Year of Release: 1965
Sometimes bands are inconsiderate with their choice of names. No less than five different American groups have called themselves The Van Dykes. There's the prolific Texan soul group The Van Dykes, The Brooklyn based outfit, the New Jersey Van Dykes and the Baltimore Van Dykes, all active in the sixties with their work occasionally overlapping the same timeframes. Proof positive that in the USA, regionally successful groups could share their names with other far-flung combos without it leading to legal challenges or car park fisticuffs.
The Van Dykes we're concerned with here - I'm 99.9% positive - are the Connecticut Doo-wop group, who were allegedly highly influenced by the Four Seasons. Consisting of Frank Ruggiero, Joe Tiberia, founding member Art DeNicholas and Tom Juliano, they were incredibly popular in their area and cut a number of singles for Green Sea Records (some of which were later reissued by Co-op in 1967).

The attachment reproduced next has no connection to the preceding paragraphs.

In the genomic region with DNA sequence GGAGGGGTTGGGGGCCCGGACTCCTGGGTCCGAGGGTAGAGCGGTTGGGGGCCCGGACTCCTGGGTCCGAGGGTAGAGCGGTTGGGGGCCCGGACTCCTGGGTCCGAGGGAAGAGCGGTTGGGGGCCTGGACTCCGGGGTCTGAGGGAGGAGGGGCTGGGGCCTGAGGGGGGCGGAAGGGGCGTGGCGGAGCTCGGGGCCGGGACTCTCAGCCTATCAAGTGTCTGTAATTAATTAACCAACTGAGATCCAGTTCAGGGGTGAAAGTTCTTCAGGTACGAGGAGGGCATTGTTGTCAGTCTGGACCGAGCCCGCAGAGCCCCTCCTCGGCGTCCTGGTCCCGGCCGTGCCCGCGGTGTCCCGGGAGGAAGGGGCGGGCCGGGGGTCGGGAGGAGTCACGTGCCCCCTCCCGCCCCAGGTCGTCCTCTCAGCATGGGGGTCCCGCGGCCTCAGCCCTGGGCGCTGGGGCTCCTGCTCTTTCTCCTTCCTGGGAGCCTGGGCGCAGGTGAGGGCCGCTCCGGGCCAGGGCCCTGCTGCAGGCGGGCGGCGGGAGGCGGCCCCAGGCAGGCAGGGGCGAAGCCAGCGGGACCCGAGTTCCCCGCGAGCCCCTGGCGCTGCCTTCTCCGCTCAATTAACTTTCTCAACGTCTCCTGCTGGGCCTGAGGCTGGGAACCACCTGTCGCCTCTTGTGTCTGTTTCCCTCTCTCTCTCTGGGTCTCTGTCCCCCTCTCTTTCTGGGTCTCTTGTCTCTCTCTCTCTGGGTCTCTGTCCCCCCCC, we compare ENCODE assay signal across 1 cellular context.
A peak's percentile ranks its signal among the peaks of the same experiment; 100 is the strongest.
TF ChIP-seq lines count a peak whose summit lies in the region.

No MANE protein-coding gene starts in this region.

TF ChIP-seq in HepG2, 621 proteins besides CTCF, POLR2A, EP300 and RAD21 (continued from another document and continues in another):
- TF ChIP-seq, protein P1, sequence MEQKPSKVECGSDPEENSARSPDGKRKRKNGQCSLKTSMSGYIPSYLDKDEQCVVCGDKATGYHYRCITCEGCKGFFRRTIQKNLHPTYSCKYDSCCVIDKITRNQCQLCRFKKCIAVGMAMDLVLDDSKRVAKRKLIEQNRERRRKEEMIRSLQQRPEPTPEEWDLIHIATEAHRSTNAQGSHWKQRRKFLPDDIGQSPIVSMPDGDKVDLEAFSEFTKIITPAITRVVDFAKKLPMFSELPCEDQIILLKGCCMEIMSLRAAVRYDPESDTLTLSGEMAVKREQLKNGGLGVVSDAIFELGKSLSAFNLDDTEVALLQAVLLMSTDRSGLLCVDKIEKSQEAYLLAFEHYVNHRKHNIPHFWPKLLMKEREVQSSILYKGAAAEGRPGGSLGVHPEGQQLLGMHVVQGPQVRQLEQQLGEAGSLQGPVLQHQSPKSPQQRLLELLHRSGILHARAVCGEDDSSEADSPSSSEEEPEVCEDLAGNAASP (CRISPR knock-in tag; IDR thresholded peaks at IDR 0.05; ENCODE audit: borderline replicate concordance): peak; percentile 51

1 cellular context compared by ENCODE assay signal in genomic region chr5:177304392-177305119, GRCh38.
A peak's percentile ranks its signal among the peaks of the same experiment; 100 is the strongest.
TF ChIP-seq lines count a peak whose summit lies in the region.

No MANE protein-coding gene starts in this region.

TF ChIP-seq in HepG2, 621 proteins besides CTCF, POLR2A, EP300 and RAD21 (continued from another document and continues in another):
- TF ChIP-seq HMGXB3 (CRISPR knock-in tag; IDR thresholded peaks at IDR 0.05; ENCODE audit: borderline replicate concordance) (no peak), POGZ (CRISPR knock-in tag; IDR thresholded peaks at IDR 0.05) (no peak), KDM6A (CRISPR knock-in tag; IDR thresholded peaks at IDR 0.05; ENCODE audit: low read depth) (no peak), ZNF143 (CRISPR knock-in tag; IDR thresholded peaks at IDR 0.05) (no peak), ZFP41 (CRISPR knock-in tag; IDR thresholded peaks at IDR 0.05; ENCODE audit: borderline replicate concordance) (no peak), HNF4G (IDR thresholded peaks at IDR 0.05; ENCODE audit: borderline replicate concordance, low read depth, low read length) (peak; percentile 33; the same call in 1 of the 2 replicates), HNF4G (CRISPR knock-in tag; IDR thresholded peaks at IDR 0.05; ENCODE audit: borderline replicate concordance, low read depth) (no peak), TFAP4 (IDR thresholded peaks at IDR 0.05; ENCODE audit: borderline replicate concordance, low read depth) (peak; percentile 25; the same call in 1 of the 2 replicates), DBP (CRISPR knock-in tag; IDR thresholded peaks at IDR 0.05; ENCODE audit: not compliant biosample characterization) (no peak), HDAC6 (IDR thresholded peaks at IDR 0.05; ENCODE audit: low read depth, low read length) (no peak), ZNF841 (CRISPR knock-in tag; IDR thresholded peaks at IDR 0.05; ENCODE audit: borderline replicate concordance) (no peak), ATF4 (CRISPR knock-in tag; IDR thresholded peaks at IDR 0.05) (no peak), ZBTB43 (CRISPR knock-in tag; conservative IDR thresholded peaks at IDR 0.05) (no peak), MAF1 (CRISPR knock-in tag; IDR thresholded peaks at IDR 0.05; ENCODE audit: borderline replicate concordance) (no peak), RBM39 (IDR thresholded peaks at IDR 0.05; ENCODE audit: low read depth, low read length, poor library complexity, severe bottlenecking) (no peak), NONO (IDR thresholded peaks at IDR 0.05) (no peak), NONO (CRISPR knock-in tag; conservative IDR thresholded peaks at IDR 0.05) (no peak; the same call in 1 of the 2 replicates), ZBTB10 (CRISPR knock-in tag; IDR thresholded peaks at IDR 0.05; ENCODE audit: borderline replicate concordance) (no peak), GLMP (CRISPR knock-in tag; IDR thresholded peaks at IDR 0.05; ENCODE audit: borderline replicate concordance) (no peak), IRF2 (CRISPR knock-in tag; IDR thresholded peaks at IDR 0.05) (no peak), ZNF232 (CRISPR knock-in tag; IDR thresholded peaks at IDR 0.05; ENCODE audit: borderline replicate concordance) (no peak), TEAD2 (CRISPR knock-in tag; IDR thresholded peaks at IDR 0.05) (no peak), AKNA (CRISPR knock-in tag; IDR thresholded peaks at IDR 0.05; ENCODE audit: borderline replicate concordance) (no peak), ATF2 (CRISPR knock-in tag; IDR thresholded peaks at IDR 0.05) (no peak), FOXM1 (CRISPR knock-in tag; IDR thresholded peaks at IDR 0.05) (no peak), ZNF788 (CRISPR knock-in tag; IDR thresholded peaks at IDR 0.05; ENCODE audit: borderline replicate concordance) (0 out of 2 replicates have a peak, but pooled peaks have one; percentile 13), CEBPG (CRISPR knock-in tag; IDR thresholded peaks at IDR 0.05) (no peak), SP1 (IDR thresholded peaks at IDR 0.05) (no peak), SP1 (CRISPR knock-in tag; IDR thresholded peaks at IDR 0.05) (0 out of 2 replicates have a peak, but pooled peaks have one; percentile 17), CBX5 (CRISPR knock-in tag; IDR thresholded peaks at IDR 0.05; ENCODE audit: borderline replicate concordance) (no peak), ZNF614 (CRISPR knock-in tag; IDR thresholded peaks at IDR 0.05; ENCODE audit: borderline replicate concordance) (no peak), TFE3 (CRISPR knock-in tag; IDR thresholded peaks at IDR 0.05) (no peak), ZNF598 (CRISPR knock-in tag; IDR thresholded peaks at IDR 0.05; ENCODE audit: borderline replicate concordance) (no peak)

Personally, I'm not a huge fan of the Four Seasons, a few of their stronger moments aside. However, "Rock-A-Bye-Girl" is a lovely moment. Filled with great vocal harmonies on top of a simple backing, it's a throwback to more innocent times where bands could sing about being lovestruck teenagers and make it sound wholly, absolutely believable. There are slight shades of early Beach Boys seeping through the mix as well, which I'm inevitably going to be a sucker for. One spin of this and you'll feel as if you've already known it all your life. "I'll Be Bye" on the flip is a bit more of a rocker.
Sadly, in 1967 the lead singer Frank Ruggiero died in a boating accident, putting paid to the group's chances of national success. Whether the Co-op Records reissues came about as a result of this tragedy or were simply reissued due to continuing local demand, I can't quite ascertain - but they seem to be more commonly stumbled upon than the Green-Sea original issues these days.
It's always sad to have to finish a blog entry with the death of one of the principle members, but online YouTube support for The Van Dykes does at least prove that demand for his group's work continues.